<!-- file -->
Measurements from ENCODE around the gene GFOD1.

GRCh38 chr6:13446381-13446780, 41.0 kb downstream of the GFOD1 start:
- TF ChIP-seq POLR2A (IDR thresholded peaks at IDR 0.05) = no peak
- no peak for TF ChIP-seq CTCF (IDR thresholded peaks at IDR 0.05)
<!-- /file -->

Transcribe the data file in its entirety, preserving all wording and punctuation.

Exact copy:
Measurements from ENCODE around the gene GFOD1.

GRCh38 chr6:13446381-13446780, 41.0 kb downstream of the GFOD1 start:
- TF ChIP-seq POLR2A (IDR thresholded peaks at IDR 0.05) = no peak
- no peak for TF ChIP-seq CTCF (IDR thresholded peaks at IDR 0.05)